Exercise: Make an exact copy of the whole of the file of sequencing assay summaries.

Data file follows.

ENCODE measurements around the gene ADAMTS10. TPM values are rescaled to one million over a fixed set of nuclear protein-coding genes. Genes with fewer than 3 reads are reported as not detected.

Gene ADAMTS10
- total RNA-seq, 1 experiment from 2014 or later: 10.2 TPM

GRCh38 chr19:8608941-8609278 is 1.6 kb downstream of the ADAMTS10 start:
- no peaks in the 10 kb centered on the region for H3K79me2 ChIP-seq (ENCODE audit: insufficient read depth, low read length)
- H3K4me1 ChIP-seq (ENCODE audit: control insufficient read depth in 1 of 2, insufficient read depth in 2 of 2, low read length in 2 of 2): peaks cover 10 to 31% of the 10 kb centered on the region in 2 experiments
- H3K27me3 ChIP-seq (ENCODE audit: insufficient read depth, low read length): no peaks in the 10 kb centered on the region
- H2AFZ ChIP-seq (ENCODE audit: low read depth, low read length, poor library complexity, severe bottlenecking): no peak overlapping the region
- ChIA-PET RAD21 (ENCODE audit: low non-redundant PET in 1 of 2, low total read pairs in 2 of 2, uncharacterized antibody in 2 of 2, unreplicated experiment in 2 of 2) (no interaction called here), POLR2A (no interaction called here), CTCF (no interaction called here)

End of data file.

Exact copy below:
ENCODE measurements around the gene ADAMTS10. TPM values are rescaled to one million over a fixed set of nuclear protein-coding genes. Genes with fewer than 3 reads are reported as not detected.

Gene ADAMTS10
- total RNA-seq, 1 experiment from 2014 or later: 10.2 TPM

GRCh38 chr19:8608941-8609278 is 1.6 kb downstream of the ADAMTS10 start:
- no peaks in the 10 kb centered on the region for H3K79me2 ChIP-seq (ENCODE audit: insufficient read depth, low read length)
- H3K4me1 ChIP-seq (ENCODE audit: control insufficient read depth in 1 of 2, insufficient read depth in 2 of 2, low read length in 2 of 2): peaks cover 10 to 31% of the 10 kb centered on the region in 2 experiments
- H3K27me3 ChIP-seq (ENCODE audit: insufficient read depth, low read length): no peaks in the 10 kb centered on the region
- H2AFZ ChIP-seq (ENCODE audit: low read depth, low read length, poor library complexity, severe bottlenecking): no peak overlapping the region
- ChIA-PET RAD21 (ENCODE audit: low non-redundant PET in 1 of 2, low total read pairs in 2 of 2, uncharacterized antibody in 2 of 2, unreplicated experiment in 2 of 2) (no interaction called here), POLR2A (no interaction called here), CTCF (no interaction called here)